10. The process of claim 4 wherein the nylon polymer is nylon 6/6 and the amount of sulfonated nylon copolymer is from about 10 % to about 35% by weight of the polymer mixture.
11. A process for making a sulfonated nylon copolymer comprising
polymerizing a reaction mixture including a nylon monomer or mixtures thereof, an aromatic sulfonate or an alkali metal salt thereof and a diamine under conditions so as to give the sulfonated nylon copolymer, wherein the sulfonated nylon copolymer contains greater than about 4.0% weight of an aromatic sulfonate or an alkali metal salt thereof.
12. The process of claim 11 wherein the alkali metal is lithium.
13. The process of claim 12 wherein the nylon monomer is a nylon 6/6 salt.
14. The process of claim 13 wherein the diamine is hexamethylene diamine.
15. The process of claim 11 wherein the sulfonated nylon copolymer has a low solid particle content.
16. The process of claim 15 wherein the sulfonated nylon copolymer has a Flow Vision Particle Analyzer count of less than about 200 particle counts per minute.
17. The process of claim 15 wherein the sulfonated nylon copolymer has a melt filtration pressure increase value of no greater than about 2000 PSI/Hr.
18. The process of claim 12 wherein the sulfonated nylon copolymer comprises from about 5.0% weight to about 10.0% weight of an aromatic sulfonate or a lithium salt thereof.
19. The process of claim 14 wherein the weight ratio of nylon 6/6 salt to the salt of the aromatic sulfonate and hexamethylenediamine is from about 12.7:1 to about 5.8:1.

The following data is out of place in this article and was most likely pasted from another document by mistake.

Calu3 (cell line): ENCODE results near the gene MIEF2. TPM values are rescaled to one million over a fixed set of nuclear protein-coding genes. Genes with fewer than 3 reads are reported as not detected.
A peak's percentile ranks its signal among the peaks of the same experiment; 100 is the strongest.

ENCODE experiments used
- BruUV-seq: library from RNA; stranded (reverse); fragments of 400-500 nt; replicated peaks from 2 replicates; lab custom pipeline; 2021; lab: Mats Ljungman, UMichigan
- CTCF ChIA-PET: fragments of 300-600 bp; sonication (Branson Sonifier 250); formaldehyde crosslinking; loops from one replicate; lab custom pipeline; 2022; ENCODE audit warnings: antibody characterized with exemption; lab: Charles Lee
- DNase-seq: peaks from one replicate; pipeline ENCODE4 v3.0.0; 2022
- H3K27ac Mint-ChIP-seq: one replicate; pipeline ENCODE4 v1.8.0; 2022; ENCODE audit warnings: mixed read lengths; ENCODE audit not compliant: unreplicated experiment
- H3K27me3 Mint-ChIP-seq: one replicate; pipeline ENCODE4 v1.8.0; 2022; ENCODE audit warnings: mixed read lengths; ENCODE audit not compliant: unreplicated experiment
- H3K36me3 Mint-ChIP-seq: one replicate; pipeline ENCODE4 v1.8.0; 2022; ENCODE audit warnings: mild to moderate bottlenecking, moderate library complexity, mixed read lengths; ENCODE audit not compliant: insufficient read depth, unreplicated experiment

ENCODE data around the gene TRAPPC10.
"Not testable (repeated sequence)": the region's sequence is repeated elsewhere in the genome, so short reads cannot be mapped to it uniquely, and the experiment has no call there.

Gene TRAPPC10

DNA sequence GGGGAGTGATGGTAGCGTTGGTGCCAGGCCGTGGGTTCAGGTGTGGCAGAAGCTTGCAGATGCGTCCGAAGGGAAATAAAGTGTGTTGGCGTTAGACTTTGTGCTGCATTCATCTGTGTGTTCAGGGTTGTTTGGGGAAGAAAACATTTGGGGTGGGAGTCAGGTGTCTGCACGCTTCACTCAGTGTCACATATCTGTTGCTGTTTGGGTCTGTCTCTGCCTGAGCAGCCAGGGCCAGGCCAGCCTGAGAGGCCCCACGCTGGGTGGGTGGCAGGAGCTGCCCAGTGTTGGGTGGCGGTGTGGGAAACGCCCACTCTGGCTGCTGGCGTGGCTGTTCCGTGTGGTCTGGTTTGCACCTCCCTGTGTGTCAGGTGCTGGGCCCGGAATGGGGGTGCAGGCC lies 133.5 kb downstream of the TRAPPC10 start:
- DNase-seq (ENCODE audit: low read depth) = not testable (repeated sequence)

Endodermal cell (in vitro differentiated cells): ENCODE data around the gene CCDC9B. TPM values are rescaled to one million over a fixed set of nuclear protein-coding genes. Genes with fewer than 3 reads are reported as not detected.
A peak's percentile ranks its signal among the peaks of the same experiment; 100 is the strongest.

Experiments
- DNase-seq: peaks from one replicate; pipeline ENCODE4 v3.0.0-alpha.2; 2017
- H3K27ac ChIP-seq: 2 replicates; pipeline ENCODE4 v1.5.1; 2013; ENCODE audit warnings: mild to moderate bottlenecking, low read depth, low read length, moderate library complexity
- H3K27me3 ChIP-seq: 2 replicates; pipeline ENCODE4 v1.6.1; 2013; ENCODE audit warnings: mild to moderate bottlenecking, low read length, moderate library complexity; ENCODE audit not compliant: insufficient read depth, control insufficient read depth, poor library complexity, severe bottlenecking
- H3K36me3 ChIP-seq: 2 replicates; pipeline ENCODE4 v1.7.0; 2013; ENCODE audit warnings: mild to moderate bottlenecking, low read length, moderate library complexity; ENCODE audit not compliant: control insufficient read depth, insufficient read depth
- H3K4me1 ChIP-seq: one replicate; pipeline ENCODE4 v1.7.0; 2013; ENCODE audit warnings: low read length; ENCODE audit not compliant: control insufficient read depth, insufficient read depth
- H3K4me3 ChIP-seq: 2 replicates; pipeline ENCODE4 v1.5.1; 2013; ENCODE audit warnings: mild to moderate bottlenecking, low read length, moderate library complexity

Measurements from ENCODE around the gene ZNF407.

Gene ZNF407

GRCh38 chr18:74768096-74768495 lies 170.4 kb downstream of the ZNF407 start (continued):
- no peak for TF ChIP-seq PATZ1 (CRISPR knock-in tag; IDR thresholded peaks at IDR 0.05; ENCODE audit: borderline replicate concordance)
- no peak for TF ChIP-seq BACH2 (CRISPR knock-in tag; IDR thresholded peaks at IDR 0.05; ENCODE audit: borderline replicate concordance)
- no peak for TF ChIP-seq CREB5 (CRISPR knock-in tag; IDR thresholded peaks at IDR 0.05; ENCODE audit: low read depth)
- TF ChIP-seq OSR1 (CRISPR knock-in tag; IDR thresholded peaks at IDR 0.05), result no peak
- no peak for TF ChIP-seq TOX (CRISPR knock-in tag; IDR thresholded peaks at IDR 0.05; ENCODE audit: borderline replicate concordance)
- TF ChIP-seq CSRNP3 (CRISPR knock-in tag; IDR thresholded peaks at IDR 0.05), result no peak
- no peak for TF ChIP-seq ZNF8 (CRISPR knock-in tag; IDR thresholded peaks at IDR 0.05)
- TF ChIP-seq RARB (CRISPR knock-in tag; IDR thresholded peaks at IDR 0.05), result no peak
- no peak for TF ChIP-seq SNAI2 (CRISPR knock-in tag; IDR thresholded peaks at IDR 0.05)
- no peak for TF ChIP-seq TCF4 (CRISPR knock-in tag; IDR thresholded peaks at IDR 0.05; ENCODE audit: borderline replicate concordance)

20. The process of claim 19 further comprising maintaining the reaction melt temperature at a value of at least about 250 C. prior to reduction of the reaction vessel pressure.
21. A sulfonated nylon copolymer having the general formula ##STR2## wherein M+ is an alkali metal and the numeric ratio of a:b is from 18:1 to 8:1.
22. The sulfonated nylon copolymer of claim 21 wherein the alkali metal is lithium.
23. The sulfonated nylon copolymer of claim 21 wherein the sulfonated nylon copolymer has a low solid particle content.
24. The sulfonated nylon copolymer of claim 23 wherein the sulfonated nylon copolymer has a Flow Vision Particle Analyzer count of less than about 200 particle counts per minute.
25. The sulfonated nylon copolymer of claim 23 wherein the sulfonated nylon copolymer has a melt filtration pressure increase value of no greater than about 2000 PSI/Hr.
26. The sulfonated nylon copolymer of claim 21 wherein the sulfonated nylon copolymer has a sulfur level of at least about 5,500 parts sulfur per million parts nylon copolymer.
27. A process for making a colored stain resistant nylon fiber comprising